Lebanon continues to crumble as Hezbollah holds it in its iron fist
When Hezbollah leader Hassan Nasrallah appeared on television after the terrible explosion in Beirut this month, he smiled throughout most of his speech. He smiled because he knew that despite the outcry and all the visits by foreign dignitaries, the indignation and accusations would be short lived.
He also knew that the Special Tribunal for Lebanon’s investigation into the assassination of Lebanese Prime Minister Rafi Hariri in 2005 would not result in any direct accusations against his group, and that in any case no verdict would be reached without his approval. He knows this because his regime holds Lebanon in its iron fist as the nation crumbles.
Beyond its military arsenal, he knows his group has something that those who oppose him always lack: Discipline, unity and consistency. His ally, President Michel Aoun, ensures that his organization has the same characteristics. Their unity remains as solid as a rock, whereas the traditional, self-proclaimed, political opposition, composed of the remnants of the March 14 Alliance, unites and splits according to tactical interests and so are now in complete disarray.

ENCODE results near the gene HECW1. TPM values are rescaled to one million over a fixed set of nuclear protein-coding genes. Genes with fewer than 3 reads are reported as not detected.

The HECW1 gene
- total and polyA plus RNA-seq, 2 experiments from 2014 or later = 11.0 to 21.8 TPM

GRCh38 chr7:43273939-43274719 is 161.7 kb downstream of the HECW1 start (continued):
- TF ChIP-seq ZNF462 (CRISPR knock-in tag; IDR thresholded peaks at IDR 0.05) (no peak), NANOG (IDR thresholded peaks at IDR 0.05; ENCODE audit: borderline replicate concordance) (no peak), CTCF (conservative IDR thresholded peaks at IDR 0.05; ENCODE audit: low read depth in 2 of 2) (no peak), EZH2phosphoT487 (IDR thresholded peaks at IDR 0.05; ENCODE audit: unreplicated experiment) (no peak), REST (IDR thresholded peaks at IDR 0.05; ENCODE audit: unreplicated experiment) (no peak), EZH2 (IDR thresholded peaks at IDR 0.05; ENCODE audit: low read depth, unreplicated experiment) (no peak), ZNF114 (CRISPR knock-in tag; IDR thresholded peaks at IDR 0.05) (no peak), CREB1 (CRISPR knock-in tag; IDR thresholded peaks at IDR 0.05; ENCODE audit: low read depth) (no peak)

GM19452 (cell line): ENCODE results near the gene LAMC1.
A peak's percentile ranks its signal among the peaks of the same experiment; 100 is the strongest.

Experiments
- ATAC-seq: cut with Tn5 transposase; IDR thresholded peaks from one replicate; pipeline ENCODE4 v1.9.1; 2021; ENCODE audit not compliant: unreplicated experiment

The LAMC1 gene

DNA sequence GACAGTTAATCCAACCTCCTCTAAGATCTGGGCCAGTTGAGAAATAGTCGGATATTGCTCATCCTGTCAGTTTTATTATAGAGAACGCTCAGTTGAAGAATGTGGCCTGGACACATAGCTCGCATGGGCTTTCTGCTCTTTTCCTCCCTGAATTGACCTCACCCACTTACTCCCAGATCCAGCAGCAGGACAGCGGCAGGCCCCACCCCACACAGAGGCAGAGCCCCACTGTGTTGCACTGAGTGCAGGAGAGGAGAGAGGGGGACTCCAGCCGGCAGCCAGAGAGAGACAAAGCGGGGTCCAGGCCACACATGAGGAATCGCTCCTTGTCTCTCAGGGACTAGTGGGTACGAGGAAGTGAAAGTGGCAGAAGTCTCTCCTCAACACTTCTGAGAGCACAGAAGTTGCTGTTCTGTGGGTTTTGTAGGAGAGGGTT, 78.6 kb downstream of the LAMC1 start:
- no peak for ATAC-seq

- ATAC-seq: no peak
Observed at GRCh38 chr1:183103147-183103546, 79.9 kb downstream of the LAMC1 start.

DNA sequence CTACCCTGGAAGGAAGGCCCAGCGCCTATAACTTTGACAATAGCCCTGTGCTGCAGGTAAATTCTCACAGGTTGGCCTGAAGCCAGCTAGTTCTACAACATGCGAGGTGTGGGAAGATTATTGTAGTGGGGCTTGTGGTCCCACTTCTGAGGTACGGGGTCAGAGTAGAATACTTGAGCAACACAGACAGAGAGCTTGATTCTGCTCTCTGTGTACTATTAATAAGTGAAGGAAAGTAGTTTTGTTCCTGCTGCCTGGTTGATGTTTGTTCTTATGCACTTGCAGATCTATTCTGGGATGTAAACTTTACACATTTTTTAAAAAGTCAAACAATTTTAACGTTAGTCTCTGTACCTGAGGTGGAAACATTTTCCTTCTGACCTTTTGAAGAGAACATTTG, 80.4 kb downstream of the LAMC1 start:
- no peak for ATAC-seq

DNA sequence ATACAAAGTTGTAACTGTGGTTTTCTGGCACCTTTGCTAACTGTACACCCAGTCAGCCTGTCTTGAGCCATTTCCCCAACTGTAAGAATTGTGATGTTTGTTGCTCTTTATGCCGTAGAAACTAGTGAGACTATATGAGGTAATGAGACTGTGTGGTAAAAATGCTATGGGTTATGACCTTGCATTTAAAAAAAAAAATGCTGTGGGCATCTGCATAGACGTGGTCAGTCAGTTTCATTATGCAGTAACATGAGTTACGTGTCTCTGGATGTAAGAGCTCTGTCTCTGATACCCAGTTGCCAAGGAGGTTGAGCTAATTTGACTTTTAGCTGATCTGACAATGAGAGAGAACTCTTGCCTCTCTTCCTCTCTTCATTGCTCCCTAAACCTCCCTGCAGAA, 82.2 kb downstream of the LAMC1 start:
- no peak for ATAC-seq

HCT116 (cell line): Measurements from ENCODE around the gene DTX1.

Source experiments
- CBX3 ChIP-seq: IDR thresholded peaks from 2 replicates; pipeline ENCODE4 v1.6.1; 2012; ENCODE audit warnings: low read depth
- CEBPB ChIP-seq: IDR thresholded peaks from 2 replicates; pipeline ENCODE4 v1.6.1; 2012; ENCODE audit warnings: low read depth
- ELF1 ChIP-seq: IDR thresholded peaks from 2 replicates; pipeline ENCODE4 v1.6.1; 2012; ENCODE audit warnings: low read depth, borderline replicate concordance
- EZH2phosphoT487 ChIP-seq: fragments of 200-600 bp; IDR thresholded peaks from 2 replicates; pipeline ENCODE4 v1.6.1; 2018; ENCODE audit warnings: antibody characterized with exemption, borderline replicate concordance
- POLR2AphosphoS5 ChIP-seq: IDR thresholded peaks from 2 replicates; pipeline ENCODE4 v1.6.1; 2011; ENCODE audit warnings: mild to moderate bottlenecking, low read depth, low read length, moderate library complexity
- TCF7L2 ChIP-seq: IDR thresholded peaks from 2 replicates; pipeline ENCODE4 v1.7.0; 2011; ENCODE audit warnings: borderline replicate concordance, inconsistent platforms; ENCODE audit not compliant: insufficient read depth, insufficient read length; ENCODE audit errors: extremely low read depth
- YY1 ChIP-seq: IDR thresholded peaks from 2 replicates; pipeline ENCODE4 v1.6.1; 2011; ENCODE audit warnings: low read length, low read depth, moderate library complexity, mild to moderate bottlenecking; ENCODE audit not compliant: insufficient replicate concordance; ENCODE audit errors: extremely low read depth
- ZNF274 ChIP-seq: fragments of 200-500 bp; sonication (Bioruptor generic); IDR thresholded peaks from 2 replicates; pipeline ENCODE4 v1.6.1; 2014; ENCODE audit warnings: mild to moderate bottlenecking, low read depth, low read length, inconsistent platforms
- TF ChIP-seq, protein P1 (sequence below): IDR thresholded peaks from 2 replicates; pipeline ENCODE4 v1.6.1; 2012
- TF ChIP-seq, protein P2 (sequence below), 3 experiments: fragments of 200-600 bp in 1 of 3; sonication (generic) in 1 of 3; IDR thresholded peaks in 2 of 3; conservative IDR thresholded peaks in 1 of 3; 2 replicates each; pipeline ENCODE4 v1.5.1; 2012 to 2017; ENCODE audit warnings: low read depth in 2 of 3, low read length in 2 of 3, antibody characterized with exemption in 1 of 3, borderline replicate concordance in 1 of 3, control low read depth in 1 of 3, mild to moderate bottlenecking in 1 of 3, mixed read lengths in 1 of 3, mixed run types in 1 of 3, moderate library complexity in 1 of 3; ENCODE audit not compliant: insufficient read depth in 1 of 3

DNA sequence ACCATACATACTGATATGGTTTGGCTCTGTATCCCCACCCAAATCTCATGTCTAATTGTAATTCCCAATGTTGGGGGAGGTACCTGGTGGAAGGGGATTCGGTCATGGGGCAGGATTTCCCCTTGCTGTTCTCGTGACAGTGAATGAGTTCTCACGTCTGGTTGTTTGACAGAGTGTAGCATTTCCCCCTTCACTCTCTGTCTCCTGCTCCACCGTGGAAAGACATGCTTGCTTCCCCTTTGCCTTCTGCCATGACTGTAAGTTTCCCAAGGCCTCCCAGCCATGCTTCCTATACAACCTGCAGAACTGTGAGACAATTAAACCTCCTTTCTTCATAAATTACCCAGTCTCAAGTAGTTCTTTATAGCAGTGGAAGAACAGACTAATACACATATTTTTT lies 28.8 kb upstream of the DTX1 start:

The protests that followed the explosion in Beirut did not last very long, which is a sign of the exhaustion among the public and a lack of leadership. This has been a recurring theme for 15 years. After the assassination of Hariri, the political opposition to the Syrian occupation attracted protests on a scale that had not been seen before and, following international pressure, the Syrian Army withdrew. This was one of the few times the opposition was able to achieve a big victory. Yet, as the Syrians withdrew they left the keys to Lebanon with Hezbollah, and since then the opposition has been disorganized and mostly unfocused, despite their previous ability to mobilize large protests.